Seeing the Chicago Cubs in the National League Championship Series is a little like seeing a four-leaf clover — it’s uncommon, but nature does allow it from time to time. And after holding off the St. Louis Cardinals for a 6-4 win on Tuesday night at Wrigley Field, Chicago has stumbled across the rarest of shamrocks — a legitimately dominant Cubs team on the cusp of the World Series.
Three earlier Cubs teams have breathed the crisp, autumnal NLCS air: the 1984, 1989 and 2003 teams. (The league championship series format was introduced in 1969.) Those three squads lost their respective series, but according to our Elo ratings, this year’s NLCS-bound Cubs team is the strongest of the bunch. And even though they’ll cede home-field advantage to either the New York Mets or Los Angeles Dodgers,1 the 2015 Cubs have the best chance of any of their predecessors at winning the NLCS and advancing to the World Series. Our ratings give the Cubs a 60 percent chance of reaching the World Series; it would be the team’s first appearance there since 1945.
Comparing the NLCS Cubs teams of the past
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We used data from Fangraphs to compare the strengths and weaknesses of the 2015 Cubs to those of past Cubs NLCS teams. For each year that the Cubs advanced as far in the playoffs, we computed the team’s percentile rankings, which grade on a 0 to 100 scale within the season in question (where 100 represents the best in baseball and 0 represents the worst), in six categories.2 The 2015 Cubs, for instance, had a starting rotation that was better than that of all other major league teams this year but were the worst at avoiding strikeouts (that is, making contact).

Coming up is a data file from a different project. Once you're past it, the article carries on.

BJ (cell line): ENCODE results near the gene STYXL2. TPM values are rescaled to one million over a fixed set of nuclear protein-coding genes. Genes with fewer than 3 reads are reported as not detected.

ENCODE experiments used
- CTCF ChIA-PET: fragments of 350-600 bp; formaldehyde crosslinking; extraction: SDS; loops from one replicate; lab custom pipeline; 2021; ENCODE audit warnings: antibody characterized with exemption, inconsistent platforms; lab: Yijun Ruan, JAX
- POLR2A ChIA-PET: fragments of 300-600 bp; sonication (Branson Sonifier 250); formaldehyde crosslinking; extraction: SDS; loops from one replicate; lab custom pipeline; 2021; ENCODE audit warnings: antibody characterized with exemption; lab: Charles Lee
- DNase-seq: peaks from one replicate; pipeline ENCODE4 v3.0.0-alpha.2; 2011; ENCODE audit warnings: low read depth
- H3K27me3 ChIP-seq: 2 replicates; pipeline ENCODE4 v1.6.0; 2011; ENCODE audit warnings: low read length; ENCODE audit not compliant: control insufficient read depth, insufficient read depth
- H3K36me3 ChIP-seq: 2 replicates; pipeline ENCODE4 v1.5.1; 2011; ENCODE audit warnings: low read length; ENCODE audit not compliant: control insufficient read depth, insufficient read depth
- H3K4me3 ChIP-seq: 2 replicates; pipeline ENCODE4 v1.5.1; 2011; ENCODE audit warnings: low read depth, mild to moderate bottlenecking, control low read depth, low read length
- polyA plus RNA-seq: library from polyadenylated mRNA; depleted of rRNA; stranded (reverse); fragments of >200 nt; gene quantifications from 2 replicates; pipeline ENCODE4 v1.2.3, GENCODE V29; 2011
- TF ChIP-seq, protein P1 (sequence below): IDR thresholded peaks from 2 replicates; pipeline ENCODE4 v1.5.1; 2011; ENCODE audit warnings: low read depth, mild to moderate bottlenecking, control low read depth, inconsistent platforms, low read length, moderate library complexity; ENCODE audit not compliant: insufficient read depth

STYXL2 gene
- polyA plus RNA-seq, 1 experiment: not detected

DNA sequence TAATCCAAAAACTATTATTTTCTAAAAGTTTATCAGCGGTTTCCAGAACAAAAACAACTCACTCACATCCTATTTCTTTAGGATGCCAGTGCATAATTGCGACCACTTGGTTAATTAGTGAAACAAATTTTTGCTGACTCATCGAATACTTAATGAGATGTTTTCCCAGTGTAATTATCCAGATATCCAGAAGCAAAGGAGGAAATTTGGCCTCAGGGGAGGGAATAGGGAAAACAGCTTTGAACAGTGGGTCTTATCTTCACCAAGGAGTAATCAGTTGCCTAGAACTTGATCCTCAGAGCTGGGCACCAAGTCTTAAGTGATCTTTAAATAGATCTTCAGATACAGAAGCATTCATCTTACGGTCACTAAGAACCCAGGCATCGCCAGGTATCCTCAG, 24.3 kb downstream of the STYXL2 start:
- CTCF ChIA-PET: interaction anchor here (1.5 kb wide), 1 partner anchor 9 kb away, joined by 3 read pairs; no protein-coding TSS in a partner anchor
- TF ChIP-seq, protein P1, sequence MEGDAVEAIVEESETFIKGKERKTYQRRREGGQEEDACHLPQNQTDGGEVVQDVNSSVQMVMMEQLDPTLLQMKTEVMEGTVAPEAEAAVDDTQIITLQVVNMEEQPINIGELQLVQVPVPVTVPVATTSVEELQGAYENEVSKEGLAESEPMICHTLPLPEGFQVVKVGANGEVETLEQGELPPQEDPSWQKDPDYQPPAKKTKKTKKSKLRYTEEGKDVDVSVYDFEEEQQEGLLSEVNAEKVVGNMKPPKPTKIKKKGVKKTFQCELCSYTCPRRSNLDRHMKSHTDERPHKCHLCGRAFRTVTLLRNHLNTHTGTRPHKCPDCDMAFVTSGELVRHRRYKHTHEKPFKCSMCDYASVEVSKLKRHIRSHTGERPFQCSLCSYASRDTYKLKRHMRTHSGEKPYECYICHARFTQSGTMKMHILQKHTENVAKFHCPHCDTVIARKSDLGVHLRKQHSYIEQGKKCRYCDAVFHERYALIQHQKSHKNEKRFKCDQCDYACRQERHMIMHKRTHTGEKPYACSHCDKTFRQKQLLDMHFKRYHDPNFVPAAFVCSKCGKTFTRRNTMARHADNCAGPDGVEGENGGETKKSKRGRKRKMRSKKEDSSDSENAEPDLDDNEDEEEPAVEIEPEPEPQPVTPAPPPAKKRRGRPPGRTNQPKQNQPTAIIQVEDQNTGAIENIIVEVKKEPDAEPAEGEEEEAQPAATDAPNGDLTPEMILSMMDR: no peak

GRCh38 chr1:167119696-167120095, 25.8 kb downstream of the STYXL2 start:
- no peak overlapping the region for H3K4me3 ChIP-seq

How the four NLCS Cubs teams compare
Other than their propensity for strikeouts,3 this year’s Cubs are good at just about everything, possessing a particularly elite defense and pitching staff. Perhaps troublingly, the previous NLCS Cubs teams failed while following a similar blueprint — good power, pitching and defense. But this year’s Cubs appear to be the most complete of the bunch. The ill-fated 2003 team, for instance, had the starting rotation but inferior power and none of the 2015 squad’s speed. The Cubs of 1989 made better contact but had a weak bullpen, and the 1984 edition couldn’t match the current version’s defense.
And so far in the postseason, the Cubs have been leaning even more heavily on power hitting. In Monday’s NLDS Game 3, the Cubs belted six home runs, good for a postseason major league record. Rookies Kris Bryant, Kyle Schwarber and Jorge Soler all contributed to the tally, and Schwarber homered again on Tuesday. (His home run ball still sits atop the newly added video board in right field.) These are the hallmarks of the 2015 Cubs playoff run: young and long. Cubs hitters this year are four-and-a-half years younger, on average, than those on the Bartman-era 2003 NLCS squad.
Game 1 of the NLCS is on Saturday, and while the Cubs will be favored in the series (by Elo at least), no matter who they face, our numbers still say there’s a 40 percent chance they won’t win. So we don’t want to get Cubs fans’ hopes up too much. But fans should at least feel better going into this year’s NLCS than in any of the franchise’s previous three appearances — and that bodes well for the team’s chances of undoing certain 107-year-old droughts.